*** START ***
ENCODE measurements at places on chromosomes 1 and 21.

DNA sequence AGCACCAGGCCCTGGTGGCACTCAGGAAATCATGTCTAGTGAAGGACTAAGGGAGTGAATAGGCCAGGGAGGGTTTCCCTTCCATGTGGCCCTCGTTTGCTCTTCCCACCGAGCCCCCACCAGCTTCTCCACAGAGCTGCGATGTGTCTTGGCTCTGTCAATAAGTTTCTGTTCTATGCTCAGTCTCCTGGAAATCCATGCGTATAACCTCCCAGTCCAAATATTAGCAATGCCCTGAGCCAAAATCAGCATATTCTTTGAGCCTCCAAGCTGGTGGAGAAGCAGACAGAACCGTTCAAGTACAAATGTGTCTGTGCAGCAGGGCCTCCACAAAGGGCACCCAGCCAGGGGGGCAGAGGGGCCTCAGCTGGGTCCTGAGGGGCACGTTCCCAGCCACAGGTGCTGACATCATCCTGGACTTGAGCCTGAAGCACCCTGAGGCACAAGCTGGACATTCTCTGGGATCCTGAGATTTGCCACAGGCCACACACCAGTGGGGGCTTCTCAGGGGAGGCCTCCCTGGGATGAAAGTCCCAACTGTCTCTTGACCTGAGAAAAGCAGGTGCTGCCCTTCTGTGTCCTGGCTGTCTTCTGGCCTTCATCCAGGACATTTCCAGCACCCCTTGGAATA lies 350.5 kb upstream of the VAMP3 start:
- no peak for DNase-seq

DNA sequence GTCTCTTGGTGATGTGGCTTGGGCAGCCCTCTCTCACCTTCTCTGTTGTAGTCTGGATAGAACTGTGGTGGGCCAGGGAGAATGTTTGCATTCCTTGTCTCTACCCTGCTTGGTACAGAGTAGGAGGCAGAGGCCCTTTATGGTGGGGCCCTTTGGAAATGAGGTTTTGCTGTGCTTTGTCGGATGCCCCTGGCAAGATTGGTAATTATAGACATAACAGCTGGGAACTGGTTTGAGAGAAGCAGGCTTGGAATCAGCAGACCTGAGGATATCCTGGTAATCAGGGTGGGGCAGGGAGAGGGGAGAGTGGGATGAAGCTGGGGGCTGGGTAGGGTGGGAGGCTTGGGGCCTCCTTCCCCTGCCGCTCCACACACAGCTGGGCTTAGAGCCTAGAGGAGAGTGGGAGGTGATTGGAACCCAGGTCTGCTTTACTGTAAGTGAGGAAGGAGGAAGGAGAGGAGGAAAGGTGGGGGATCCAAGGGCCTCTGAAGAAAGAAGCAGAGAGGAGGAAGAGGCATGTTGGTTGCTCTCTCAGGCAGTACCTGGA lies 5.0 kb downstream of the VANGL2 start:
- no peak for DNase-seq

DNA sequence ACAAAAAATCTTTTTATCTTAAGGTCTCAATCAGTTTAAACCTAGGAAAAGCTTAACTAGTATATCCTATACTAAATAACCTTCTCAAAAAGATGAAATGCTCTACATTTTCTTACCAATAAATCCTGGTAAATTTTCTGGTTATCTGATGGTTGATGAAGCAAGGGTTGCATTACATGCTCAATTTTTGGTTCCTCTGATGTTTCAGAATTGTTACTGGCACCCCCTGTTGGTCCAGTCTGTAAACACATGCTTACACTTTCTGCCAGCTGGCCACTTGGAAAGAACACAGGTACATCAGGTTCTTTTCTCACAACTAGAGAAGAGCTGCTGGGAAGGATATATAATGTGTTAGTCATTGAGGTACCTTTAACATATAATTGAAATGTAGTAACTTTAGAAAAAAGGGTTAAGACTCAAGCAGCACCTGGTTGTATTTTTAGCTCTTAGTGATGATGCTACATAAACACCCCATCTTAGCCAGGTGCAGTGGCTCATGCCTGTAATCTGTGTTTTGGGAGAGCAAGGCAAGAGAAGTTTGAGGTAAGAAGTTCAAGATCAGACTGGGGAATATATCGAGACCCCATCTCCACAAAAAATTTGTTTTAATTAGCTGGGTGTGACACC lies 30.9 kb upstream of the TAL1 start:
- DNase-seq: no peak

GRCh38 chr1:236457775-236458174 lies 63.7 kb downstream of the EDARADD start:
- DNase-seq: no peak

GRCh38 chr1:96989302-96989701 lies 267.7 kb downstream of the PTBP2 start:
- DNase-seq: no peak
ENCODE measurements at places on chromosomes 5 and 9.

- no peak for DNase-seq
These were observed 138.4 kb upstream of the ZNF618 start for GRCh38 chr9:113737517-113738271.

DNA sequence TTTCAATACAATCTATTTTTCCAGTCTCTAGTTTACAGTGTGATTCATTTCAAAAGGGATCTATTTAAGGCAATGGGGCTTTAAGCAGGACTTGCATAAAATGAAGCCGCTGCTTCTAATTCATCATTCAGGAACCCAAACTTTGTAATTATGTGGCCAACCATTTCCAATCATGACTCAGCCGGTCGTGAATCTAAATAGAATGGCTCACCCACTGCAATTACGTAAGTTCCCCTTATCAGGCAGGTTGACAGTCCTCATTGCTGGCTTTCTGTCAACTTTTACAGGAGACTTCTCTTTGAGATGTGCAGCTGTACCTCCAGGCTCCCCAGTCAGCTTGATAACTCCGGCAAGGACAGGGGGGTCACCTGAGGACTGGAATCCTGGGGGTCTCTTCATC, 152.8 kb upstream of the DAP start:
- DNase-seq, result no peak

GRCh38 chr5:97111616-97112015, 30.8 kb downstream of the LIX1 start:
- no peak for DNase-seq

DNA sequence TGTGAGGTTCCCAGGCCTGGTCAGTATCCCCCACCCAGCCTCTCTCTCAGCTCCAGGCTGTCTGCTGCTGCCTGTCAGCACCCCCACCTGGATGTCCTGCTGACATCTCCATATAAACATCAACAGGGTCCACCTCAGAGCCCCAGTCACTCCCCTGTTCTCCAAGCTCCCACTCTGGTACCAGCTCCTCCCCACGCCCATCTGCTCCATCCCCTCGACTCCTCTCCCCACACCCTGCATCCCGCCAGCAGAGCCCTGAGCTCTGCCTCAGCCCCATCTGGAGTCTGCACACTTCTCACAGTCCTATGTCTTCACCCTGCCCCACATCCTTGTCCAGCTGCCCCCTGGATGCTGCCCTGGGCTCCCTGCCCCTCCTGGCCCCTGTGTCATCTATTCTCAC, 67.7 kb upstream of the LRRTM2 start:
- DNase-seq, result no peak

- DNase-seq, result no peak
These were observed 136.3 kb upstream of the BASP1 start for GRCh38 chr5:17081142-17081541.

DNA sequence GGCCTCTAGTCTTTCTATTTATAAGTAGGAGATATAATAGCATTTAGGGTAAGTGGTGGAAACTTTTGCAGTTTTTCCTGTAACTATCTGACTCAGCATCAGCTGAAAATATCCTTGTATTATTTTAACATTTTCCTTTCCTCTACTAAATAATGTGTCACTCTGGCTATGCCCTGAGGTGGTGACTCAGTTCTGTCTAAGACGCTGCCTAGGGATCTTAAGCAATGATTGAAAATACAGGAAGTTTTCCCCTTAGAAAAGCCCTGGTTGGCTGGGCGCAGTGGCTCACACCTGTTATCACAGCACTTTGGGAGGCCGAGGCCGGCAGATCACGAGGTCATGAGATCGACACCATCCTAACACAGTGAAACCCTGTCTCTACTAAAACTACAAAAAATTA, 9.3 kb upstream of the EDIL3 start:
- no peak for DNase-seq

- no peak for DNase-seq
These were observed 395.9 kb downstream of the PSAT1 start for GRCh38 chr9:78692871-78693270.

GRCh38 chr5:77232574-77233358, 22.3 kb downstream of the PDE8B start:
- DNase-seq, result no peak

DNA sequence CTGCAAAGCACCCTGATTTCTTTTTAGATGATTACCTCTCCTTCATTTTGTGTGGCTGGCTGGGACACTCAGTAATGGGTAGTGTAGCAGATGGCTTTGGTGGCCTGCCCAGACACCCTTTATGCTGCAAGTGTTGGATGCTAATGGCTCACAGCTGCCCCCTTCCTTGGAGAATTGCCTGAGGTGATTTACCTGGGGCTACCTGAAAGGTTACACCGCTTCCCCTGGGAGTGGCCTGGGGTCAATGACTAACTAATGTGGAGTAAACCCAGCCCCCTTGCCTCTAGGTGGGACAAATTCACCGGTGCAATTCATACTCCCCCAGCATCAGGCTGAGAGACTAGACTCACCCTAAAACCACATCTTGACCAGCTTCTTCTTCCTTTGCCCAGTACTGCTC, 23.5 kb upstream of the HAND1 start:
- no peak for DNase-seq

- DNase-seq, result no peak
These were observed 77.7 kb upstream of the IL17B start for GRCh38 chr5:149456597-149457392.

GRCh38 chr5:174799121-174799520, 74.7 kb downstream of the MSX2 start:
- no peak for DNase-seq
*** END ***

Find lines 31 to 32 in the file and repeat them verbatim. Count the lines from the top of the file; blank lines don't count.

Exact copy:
- DNase-seq, result no peak
These were observed 77.7 kb upstream of the IL17B start for GRCh38 chr5:149456597-149457392.